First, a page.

We have built over 100 different science museum exhibits, mostly for the Cambridge Science Centre. These have included electrical generators, ball runs, stick insect cages, logic blocks and dissected household items.

We think that 95% of the time a small exhibit can teach and fascinate your visitors just as much as a large exhibit. Plus they have the advantage of being much cheaper, and you can get 2-3 times as many in the same space, allowing your visitors to explore more science, and making it more likely they will find something that inspires them.

Can you build a bridge over a river using blocks which is longer than the block itself? A simple exhibit that involves some serious thinking.
A very simple exhibit, though even now it is surprising how heavy a piece of tungsten is.
A very simple exhibit using heat sensitive plastic to let you see the heat from your hands or other parts of your body.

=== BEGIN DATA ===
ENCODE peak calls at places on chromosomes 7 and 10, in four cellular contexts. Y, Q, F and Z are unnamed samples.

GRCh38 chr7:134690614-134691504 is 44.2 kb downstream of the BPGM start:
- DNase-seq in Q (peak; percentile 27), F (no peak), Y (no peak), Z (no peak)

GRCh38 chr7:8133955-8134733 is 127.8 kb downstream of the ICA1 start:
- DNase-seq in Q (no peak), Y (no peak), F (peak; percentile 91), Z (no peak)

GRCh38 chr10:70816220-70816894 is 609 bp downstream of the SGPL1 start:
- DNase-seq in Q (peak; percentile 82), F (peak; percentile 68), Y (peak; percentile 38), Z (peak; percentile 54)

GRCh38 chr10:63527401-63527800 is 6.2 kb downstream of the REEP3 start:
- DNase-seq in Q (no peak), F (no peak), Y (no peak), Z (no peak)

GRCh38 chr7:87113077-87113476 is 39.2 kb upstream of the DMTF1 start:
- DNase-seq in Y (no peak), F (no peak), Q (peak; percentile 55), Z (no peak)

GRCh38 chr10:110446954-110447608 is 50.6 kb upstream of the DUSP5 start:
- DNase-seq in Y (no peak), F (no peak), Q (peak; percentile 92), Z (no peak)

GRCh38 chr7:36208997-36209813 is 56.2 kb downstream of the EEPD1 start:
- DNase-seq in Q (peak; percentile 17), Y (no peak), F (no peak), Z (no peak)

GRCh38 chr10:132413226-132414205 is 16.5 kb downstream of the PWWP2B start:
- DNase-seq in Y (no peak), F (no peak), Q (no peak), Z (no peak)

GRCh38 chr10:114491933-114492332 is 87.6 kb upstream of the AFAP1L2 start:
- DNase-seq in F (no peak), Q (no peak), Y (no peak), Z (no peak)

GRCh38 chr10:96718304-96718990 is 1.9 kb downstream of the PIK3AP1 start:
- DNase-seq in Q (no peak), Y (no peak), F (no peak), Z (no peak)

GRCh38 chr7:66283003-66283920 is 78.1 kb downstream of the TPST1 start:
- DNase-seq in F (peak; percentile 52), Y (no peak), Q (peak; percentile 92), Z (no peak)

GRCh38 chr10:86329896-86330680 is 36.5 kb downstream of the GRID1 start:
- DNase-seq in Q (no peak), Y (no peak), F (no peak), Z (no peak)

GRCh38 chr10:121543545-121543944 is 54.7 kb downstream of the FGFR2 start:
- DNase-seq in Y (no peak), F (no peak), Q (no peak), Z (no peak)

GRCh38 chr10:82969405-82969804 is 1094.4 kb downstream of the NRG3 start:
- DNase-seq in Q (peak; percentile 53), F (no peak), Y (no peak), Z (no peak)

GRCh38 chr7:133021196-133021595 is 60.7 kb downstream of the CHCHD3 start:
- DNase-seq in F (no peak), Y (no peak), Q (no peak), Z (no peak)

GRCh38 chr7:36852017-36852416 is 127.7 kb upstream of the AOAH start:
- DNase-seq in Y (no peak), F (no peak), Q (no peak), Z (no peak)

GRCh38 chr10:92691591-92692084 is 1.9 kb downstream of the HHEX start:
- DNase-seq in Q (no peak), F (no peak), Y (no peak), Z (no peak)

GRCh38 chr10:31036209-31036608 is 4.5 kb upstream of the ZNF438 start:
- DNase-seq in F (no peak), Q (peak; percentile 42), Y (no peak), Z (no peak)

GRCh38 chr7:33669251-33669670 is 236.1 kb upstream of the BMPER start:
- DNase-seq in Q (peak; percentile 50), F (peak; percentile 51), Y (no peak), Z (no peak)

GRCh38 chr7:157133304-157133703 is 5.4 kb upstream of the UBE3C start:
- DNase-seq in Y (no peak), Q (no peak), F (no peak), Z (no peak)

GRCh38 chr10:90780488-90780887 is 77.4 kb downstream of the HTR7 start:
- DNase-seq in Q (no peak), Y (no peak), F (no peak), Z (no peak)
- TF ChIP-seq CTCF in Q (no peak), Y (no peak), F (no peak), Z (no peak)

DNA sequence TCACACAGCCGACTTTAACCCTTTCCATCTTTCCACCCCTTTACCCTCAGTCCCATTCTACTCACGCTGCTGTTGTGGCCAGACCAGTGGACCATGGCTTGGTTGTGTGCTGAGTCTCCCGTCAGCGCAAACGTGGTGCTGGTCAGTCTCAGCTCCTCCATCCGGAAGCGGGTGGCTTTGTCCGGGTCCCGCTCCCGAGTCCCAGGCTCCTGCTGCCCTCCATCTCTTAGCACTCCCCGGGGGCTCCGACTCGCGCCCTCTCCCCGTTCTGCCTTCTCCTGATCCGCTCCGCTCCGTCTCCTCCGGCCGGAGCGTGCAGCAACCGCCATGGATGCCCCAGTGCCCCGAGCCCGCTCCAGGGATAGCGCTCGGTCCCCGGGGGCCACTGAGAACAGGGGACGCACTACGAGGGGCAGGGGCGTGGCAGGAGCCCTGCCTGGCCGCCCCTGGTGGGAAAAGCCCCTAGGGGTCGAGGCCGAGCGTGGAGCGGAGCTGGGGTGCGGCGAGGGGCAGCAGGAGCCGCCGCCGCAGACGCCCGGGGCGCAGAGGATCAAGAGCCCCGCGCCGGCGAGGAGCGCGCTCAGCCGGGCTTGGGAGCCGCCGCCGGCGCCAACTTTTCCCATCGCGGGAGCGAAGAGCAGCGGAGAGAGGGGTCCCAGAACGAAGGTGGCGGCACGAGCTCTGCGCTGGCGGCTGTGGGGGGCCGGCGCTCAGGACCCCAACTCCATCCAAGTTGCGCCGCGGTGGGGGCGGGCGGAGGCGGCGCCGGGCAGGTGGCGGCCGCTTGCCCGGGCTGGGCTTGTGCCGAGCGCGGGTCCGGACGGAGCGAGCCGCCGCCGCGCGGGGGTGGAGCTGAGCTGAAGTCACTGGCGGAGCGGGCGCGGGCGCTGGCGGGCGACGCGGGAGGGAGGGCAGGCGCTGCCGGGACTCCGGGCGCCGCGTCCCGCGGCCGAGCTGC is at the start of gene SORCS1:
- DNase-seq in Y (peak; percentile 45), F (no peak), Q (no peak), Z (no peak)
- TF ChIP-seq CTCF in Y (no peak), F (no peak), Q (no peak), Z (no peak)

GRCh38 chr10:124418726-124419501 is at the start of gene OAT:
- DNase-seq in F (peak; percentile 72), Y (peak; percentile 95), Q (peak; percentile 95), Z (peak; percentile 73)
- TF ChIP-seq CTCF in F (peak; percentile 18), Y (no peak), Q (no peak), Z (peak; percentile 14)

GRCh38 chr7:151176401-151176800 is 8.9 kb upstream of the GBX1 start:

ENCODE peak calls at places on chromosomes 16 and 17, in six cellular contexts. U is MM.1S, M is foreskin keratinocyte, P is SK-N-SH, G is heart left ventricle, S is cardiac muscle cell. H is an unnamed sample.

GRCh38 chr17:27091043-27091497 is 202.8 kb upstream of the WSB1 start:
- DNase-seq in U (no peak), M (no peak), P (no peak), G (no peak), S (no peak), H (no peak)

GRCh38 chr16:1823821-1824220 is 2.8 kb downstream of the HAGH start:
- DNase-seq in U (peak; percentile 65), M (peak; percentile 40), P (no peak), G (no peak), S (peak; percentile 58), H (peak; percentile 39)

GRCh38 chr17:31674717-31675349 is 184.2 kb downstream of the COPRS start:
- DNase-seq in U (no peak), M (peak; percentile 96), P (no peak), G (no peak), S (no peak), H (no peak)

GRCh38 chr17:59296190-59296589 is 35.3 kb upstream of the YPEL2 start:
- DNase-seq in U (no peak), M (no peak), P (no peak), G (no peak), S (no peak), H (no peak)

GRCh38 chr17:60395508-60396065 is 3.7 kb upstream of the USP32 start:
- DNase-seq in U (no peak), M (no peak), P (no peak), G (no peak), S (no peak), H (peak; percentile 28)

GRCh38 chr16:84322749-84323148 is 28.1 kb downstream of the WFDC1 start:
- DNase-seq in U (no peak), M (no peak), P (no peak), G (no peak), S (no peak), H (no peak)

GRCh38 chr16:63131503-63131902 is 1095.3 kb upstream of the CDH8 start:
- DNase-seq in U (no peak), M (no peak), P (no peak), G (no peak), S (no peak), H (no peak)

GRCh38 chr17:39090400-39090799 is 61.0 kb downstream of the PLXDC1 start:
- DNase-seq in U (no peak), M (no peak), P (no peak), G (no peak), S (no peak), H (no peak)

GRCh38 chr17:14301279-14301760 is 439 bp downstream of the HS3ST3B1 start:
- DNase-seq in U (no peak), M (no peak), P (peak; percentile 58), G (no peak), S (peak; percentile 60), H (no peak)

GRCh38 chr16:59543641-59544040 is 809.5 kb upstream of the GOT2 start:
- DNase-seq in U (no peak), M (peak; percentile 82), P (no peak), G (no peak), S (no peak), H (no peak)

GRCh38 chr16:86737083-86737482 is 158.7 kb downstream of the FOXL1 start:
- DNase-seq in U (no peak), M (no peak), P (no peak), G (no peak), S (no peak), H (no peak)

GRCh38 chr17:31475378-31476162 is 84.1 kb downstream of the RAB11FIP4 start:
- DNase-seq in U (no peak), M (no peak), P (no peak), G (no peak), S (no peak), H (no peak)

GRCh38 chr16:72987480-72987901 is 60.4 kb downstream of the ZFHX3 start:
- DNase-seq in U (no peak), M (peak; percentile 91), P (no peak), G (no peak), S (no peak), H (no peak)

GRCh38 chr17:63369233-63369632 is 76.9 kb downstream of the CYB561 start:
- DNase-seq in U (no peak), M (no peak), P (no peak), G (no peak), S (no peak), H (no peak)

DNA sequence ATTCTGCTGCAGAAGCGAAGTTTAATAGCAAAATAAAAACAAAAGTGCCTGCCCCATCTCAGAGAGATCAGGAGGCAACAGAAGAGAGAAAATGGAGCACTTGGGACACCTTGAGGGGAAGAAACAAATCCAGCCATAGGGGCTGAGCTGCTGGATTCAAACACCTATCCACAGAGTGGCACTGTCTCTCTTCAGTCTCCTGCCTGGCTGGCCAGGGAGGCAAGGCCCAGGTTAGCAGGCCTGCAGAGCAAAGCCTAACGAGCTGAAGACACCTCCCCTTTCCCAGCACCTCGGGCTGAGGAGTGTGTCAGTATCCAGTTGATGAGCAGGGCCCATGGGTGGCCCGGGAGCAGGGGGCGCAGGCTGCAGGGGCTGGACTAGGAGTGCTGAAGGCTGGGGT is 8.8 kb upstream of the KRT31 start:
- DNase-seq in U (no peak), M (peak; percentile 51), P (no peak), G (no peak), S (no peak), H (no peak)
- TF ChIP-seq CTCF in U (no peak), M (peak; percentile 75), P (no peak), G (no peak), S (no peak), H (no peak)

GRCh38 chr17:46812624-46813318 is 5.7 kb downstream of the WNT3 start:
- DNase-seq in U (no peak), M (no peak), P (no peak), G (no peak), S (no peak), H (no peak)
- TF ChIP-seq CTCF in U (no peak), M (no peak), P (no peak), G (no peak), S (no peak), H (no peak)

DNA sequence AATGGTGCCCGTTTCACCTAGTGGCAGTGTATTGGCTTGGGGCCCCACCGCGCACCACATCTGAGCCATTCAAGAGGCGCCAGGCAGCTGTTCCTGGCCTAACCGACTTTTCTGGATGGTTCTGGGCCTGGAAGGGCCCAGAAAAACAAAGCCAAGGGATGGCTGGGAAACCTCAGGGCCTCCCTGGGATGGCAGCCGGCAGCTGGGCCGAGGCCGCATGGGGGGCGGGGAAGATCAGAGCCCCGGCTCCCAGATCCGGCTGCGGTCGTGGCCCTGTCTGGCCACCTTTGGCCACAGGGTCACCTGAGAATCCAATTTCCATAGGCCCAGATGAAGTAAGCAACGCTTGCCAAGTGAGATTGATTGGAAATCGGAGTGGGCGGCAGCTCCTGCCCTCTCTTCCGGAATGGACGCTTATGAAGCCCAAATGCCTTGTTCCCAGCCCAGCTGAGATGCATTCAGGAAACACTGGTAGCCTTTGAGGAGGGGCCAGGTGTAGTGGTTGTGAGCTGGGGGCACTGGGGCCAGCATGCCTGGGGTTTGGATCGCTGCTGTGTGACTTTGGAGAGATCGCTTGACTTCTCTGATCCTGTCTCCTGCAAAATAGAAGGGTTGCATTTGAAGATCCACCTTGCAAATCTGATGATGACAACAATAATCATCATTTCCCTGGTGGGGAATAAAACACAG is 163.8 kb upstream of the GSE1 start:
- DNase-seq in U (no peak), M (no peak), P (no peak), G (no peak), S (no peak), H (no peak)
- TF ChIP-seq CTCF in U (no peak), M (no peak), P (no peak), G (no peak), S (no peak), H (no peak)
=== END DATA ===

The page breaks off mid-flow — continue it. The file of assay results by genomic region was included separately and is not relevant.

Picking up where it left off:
Visualise the sound wave you are creating as you talk or sink. Do different sounds produce different waves?
As a magnet moves near a coil of wire it generates a voltage, if it is moving fast enough it can produce some light.
This is a very bizarre tactile illusion. Put you hands either side of a series of wires, and pull them across, your other hand will suddenly feel smoother than velvet.
Why do TVs have red, green and blue dots, find out with this classic exhibit.
Almost all of our electricity is generated using coils and magnets. Have a go yourself with this classic exhibit.
If you mix paints or pigments the colours mix very differently to when you are mixing light.
Most of us have no idea how the world looks to the significant number of colourblind people, and most mammals. Use this exhibit to find out.